An Upside-Down World

Distinguishing between home and mission field no longer makes sense.
An Upside-Down World
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The language of home and mission field is still used by many churches and agencies, but it fundamentally misrepresents reality.

The map of global Christianity that our grandparents knew has been turned upside down. At the start of the 20th century, only ten percent of the world's Christians lived in the continents of the south and east. Ninety percent lived in North America and Europe, along with Australia and New Zealand. But at the start of the 21st century, at least 70 percent of the world's Christians live in the non-Western world—more appropriately called the majority world.

More Christians worship in Anglican churches in Nigeria each week than in all the Episcopal and Anglican churches of Britain, Europe, and North America combined. There are more Baptists in Congo than in Britain. More people in church every Sunday in communist China than in all of Western Europe. Ten times more Assemblies of God members in Latin America than in the U.S.

The old peripheries are now the center. The old centers are now on the periphery. Philip Jenkins brought this shift to popular attention in The Next Christendom. Yet many Christian leaders of the global South resent the implication in Jenkins's title. They have no desire to be another "Christendom"—wielding monolithic territorial and political power. Nor do they wish to be any kind of threat to the West, but rather to help Western Christians in the struggle to shift from survival mode to mission mode—in their own lands.

Can the West be re-evangelized? Only if we unlearn our default ethnocentric assumptions about "real" Christianity (our own) and unlearn our blindness to the ways Western Christianity is infected by cultural idolatry. It may be more blessed to give than to receive, but it is often harder to receive than to give. That reverses the polarity of patron and client and makes us uncomfortably aware that what Jesus said to the Laodicean church might apply to us in the West: "You say, 'I am rich; I have acquired wealth and do not need a thing.' But you do not realize that you are wretched, pitiful, poor, blind and naked" (Rev. 3:17).

Normal Christianity

Most of the learning and unlearning we must do in this new era is no more than relearning the original nature of biblical Christianity, which very quickly became polycentric. Acts 1:8 can give the impression that the early church spread out in ripples, from Jerusalem to Judea to Samaria to the ends of the earth. But in fact, Acts tells a more complicated story. Antioch was where followers of Jesus were first called Christians, and it became the center of westward-oriented missionary work. Paul saw Thessalonica as a radiating center for the message in Macedonia and Achaia. Ephesus clearly became a key metropolis for Christian witness in Asia Minor. Paul was eager to make Rome a base for planned work further to the west in Spain. Jerusalem was simply one center among many.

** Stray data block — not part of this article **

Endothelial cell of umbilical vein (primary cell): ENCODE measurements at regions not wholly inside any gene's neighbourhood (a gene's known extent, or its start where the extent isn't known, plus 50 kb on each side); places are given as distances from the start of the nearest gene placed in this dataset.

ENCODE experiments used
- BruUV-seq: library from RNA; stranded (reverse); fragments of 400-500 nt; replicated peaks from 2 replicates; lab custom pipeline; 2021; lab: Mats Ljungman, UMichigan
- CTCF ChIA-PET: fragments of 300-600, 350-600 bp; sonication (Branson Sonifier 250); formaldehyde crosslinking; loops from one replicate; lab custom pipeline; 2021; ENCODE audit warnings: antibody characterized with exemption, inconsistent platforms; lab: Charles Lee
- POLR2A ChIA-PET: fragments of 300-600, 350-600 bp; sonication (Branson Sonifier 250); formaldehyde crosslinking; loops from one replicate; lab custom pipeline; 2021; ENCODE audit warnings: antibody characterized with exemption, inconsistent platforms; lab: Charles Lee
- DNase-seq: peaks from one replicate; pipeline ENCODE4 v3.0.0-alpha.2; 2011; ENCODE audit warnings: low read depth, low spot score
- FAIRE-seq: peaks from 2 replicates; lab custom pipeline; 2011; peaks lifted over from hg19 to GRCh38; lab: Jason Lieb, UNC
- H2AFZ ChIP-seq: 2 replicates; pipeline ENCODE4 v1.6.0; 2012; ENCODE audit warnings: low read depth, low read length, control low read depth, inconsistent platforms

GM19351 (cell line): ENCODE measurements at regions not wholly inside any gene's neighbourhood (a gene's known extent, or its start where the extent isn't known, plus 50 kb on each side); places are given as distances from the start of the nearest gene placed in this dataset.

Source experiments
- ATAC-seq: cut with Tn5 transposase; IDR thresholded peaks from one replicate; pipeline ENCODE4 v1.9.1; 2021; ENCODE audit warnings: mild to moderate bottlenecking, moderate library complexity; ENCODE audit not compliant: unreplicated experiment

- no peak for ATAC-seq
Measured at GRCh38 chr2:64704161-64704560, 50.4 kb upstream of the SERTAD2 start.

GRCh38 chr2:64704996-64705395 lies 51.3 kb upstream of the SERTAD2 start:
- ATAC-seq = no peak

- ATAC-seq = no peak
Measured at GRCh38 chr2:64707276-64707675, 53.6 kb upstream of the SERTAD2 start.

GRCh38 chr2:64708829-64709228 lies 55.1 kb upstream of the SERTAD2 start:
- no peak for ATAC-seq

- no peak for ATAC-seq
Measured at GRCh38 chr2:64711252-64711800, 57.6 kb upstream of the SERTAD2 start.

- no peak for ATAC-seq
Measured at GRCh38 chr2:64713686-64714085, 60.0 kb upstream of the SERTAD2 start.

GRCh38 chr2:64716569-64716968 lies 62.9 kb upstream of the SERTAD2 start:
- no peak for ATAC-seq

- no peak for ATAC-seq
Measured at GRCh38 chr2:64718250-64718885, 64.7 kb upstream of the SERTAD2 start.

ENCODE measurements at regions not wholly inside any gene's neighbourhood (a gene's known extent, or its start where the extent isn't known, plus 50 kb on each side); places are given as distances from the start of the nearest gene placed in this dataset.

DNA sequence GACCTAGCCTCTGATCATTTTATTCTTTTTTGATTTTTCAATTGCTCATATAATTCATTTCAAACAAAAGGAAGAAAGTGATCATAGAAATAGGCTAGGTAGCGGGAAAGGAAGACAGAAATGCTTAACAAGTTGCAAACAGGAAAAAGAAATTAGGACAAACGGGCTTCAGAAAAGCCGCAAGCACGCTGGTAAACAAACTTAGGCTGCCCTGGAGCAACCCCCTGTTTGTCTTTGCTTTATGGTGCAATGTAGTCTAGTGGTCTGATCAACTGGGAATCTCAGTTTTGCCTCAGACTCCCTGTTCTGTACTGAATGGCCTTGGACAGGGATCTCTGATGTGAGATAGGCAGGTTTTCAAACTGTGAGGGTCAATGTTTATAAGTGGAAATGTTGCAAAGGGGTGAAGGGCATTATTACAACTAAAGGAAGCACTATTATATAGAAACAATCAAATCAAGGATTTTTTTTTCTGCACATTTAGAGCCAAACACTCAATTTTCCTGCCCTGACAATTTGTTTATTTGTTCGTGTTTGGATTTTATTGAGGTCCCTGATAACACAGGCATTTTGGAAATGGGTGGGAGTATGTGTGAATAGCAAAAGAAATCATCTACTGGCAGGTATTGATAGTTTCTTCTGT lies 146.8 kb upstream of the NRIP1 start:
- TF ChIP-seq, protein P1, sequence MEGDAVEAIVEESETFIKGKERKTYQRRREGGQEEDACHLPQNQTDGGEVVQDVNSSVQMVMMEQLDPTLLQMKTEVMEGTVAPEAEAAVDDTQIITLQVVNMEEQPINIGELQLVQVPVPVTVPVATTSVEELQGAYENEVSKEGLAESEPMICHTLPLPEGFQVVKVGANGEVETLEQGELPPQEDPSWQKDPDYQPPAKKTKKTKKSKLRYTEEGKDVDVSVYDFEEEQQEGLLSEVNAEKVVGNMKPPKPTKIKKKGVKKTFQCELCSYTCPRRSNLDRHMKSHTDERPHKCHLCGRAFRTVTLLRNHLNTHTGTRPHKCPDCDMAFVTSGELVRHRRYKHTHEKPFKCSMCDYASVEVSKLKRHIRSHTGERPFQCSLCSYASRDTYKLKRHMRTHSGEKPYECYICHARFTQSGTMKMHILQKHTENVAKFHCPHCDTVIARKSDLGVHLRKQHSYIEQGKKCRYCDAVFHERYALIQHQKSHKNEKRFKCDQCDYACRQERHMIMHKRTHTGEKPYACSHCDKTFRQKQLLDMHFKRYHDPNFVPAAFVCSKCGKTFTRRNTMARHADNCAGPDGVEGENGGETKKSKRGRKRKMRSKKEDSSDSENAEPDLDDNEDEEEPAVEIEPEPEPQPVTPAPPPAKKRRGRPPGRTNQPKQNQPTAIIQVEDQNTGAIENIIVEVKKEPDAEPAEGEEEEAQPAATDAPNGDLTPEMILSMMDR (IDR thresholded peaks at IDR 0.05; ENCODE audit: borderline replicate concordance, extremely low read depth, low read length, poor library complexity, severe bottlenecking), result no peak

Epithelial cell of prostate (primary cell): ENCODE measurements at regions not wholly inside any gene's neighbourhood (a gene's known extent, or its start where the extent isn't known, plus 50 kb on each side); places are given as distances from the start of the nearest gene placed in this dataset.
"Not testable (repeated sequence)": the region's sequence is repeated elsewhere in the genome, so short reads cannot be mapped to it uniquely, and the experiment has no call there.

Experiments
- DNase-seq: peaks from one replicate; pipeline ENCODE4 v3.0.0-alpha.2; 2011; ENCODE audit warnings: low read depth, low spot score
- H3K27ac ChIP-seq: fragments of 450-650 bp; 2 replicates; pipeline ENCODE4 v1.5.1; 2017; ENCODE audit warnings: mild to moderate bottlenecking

Christianity has never had a territorial center. Our center is the person of Christ, and wherever he is known, there is another potential center of faith and witness. So, as mission historian Andrew Walls has said, the emergence of genuine world Christianity and the ending of Western assumptions of heartland hegemony simply marks a return to normal Christianity, which looks much more like the New Testament than Christendom ever did.

Multidirectional Mission

With the growth of the multinational church, mission is becoming multidirectional. The U.S. remains the largest single contributor of Protestant cross-cultural missionaries. But which country is the second largest? Not a Western nation, but India. And it is possible that India has overtaken the States in the number of those involved in truly cross-cultural mission—both within and beyond India. There are many more Korean missionaries than British, and some Nigerian evangelical mission organizations are larger in personnel than most Western ones (while operating on budgets that are a fraction of their Western counterparts'). Already, 50 percent of all Protestant missionaries in the world come from non-Western countries, and the proportion is increasing annually. So you are as likely to meet a Brazilian missionary in North Africa as a British missionary in Brazil. Indeed, the ratio of Indian missionaries to Western missionaries in India today is probably 100 to 1. Mission today is from everywhere, to everywhere.

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